Our first office visit in Seoul, South Korea began with Kepco Engineering and Construction Company, LLC.  Kepco E&C was founded in 1975 and has been growing ever since.  Kepco is a global top 5 power EPC leader and is present in several countries including France, Ghana, Saudi Arabia, and many more.  With over 2,300 employees, of which over 1750 are engineers, Kepco boasts of the 62% of employees that hold an advanced degree, and 58% of employees with over 20 years of experience in the business.  With such statistics, it’s no wonder Kepco wants to show off their numbers.

Nuclear power in Korea began with research for the first reactor in 1959.  Since then, 28 nuclear power plants have been added to Korea, of which 23 are in operation and 5 are under construction. Since the 1970s, Kepco has grown from looking into the foundation and development of power design technology to technical independence followed by advances in the global market.  Since 1993, all local nuclear power plants are now independently designed by Kepco.  With several contract awards and overall company awards, Kepco is maintaining a positive recognition in the nuclear power industry.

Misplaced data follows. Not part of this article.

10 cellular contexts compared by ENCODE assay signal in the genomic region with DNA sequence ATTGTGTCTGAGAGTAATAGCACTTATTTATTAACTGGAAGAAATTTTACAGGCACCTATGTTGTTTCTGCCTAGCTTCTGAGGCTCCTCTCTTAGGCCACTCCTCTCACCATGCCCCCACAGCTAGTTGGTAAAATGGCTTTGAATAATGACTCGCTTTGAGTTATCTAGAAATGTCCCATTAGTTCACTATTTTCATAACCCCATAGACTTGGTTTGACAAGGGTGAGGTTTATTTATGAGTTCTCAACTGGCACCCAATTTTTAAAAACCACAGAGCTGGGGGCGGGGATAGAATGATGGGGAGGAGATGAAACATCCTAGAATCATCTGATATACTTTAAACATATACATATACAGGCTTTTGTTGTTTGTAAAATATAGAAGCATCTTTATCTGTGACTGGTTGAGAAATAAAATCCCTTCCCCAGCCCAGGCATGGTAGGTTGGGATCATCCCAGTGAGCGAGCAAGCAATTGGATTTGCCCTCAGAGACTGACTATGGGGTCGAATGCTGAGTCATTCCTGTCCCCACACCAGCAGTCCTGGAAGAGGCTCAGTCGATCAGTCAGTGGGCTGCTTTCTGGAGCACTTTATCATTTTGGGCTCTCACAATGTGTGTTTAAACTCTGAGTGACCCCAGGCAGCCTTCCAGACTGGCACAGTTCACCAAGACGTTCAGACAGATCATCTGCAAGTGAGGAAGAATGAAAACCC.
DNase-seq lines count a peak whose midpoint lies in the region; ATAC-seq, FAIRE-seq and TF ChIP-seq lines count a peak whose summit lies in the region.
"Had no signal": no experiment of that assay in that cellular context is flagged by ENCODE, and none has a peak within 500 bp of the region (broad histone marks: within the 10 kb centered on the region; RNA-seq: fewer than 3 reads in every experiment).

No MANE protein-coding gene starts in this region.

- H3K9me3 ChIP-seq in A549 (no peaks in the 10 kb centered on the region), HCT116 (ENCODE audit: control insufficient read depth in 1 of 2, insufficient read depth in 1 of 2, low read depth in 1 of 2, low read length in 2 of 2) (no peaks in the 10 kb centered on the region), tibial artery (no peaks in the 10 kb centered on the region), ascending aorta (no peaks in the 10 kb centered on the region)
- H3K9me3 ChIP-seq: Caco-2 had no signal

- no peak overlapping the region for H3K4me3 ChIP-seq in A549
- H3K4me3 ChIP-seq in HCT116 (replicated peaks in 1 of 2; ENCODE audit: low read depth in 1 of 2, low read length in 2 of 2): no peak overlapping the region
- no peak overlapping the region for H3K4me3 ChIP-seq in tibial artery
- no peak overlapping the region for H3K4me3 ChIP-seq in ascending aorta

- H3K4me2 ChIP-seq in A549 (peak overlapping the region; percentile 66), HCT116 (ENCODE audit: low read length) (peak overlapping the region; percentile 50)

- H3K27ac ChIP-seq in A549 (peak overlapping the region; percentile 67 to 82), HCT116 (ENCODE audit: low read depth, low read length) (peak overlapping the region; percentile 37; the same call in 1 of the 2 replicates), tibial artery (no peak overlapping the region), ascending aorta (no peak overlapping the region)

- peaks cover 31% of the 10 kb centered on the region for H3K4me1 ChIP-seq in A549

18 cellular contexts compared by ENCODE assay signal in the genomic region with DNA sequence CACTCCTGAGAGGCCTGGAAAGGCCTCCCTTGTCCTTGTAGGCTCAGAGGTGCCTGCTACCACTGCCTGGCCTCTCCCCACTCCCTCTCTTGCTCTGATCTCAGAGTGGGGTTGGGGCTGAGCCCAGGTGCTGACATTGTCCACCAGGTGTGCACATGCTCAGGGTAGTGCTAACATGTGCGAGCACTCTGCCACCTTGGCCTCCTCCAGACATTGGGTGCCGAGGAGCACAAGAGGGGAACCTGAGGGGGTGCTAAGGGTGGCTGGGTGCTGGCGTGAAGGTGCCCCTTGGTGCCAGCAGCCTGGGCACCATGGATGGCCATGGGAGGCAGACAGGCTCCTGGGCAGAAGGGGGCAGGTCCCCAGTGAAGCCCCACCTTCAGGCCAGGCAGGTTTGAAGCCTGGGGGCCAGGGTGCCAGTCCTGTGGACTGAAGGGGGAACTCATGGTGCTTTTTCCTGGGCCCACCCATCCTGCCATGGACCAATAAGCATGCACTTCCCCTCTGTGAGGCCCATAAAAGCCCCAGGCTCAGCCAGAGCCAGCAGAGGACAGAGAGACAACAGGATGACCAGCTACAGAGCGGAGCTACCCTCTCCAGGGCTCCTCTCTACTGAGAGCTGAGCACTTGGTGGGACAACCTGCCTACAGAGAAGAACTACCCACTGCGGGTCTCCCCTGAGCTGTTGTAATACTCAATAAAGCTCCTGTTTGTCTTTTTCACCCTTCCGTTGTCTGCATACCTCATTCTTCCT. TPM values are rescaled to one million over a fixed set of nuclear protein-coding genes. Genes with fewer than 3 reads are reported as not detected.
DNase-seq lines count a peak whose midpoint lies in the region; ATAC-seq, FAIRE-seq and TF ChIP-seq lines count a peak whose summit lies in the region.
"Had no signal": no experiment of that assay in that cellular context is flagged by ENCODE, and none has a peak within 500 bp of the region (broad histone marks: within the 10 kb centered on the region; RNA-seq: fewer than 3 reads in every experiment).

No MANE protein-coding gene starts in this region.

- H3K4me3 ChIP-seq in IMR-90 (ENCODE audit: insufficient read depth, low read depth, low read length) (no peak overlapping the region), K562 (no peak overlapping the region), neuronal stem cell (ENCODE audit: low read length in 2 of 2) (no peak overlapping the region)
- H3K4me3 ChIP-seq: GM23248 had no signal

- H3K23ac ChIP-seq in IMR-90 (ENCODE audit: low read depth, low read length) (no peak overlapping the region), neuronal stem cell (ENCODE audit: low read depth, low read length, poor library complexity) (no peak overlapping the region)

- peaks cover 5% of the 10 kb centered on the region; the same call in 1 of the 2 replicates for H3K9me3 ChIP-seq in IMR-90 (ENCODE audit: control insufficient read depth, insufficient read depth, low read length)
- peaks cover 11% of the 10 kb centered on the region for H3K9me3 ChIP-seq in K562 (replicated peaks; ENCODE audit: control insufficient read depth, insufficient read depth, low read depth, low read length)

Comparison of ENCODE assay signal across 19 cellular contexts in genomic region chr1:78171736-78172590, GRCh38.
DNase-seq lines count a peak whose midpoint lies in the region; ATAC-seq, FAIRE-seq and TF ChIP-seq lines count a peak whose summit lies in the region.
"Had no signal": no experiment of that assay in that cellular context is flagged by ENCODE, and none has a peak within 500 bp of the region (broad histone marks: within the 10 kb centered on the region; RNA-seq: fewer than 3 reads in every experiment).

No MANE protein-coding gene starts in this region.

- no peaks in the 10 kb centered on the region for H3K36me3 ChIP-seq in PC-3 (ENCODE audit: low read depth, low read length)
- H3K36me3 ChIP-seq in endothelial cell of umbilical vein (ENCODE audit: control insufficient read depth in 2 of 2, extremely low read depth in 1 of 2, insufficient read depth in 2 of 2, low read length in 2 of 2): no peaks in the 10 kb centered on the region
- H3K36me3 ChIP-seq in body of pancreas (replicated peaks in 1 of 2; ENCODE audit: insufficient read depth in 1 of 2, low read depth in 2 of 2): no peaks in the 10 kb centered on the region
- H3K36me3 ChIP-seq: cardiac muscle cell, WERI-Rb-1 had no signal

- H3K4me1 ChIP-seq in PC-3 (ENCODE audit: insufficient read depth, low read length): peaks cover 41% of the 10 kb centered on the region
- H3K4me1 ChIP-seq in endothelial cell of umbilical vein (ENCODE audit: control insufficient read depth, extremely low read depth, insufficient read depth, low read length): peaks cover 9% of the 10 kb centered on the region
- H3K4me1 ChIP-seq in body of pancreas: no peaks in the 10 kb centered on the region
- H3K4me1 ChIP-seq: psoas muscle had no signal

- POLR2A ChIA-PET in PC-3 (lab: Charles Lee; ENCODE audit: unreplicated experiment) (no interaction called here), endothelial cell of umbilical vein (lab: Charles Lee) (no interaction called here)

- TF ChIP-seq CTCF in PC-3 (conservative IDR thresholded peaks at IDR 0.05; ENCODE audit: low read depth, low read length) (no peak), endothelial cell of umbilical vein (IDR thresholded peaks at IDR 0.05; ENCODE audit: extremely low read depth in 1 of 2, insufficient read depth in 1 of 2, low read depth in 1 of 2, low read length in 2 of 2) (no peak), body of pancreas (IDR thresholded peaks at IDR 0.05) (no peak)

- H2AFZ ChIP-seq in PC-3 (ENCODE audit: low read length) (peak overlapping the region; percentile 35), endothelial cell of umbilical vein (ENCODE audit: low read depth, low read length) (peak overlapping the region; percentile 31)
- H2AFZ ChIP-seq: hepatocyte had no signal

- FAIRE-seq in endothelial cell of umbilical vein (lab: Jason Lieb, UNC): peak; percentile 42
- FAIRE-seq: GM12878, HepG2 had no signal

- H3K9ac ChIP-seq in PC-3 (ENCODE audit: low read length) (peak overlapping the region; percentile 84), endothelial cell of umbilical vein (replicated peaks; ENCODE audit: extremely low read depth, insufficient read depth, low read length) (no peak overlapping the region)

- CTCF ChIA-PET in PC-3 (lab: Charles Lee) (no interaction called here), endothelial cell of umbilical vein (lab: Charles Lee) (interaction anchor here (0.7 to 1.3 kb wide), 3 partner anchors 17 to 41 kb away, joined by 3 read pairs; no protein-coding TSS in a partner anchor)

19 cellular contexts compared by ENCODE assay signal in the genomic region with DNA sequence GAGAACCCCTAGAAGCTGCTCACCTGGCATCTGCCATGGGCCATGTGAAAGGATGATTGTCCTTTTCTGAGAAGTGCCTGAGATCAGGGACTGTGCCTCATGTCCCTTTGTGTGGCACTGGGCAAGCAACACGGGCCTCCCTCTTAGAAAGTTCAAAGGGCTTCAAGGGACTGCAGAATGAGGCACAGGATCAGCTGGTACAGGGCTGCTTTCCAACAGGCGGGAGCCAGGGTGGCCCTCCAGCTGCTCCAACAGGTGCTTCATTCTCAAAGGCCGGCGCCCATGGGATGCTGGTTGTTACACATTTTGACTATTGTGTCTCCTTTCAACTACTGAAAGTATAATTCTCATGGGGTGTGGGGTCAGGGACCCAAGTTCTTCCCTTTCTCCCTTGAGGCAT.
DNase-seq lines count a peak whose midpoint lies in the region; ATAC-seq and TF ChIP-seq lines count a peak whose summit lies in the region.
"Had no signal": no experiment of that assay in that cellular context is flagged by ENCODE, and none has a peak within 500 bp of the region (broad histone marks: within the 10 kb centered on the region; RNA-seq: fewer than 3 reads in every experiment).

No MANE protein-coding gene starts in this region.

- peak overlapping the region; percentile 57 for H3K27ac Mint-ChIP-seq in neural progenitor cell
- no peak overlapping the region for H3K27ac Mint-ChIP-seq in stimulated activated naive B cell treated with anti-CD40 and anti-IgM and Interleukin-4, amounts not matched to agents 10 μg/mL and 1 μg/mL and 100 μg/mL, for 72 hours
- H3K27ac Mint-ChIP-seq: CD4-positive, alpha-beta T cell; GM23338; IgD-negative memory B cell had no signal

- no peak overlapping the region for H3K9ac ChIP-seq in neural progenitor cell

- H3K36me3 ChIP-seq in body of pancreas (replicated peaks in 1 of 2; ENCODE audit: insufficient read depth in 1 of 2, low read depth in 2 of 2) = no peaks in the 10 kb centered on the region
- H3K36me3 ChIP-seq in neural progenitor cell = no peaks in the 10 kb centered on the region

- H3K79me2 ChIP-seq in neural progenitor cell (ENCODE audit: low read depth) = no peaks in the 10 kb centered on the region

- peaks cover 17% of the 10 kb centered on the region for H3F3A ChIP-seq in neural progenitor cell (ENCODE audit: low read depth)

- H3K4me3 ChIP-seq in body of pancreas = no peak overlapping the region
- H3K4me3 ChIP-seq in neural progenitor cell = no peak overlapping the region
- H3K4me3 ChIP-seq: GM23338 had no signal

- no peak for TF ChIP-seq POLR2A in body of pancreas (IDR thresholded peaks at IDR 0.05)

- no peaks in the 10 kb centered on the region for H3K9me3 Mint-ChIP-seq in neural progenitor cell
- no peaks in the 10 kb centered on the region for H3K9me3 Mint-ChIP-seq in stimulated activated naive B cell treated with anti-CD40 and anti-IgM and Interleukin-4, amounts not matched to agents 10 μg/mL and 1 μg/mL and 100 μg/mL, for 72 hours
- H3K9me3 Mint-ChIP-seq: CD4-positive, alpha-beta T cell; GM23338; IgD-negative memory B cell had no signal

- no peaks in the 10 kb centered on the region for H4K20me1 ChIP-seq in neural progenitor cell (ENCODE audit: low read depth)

The first presenter, Mr. Sung Myeon Yi, General Manager of Nuclear Power Overseas Marketing Team, gave us a brief overview of nuclear power plants, as well as a look at the safety design and construction technology of APR1400. The APR1400 is designed with safety and long term durability in mind.  Overall, the design would have a lower generation cost than coal-fired plants.  The interesting features to note about the nuclear power plant design is the use of seawater as a cooling system.  Taking advantage of the natural resources is a positive way to incorporate it’s uses into the plant.

Our second presenter, Mr. Chang-kwon Kim, PMP, talked us through the project management portion of nuclear power plants.  The most noticeable was the advanced 4D video that walked us through the construction of a nuclear power plant.  Watching the formation from the ground up definitely amazed us all.  In addition to being mesmerized by the video, we were shocked to hear about the quantity of materials that goes in to building a nuclear power plant.  Some of the most noticeable were the re-bar that is 2.4 times that of the amount used in the Buri Khalifa, steel that is 3 times more than the Eiffel Tower in Paris, and concrete that is enough to fill 170,000 mixer trucks.  Such vast numbers for just one plant.  In addition to quantity of construction materials, the quantity of engineering documents was tremendous.  It was said that over 120,000 sheets were a part of the drawings.  There were 2,800 calculations each, 1,100 reports each, 200 procurement specifications each, 24 construction specifications each, and over 50,000 supplier drawings and documents.  No wonder the engineering period for a nuclear power plant takes about 10 years and will have at its peak 400 engineers working!

After a delicious Korean lunch, where we had time to each speak one on one with many of the employees, Overall, Kepco was able to give GLCM a great look into building nuclear power plants and we are looking forward to applying that knowledge on our future nuclear power plant visit!

Blog by Eliza Gawenda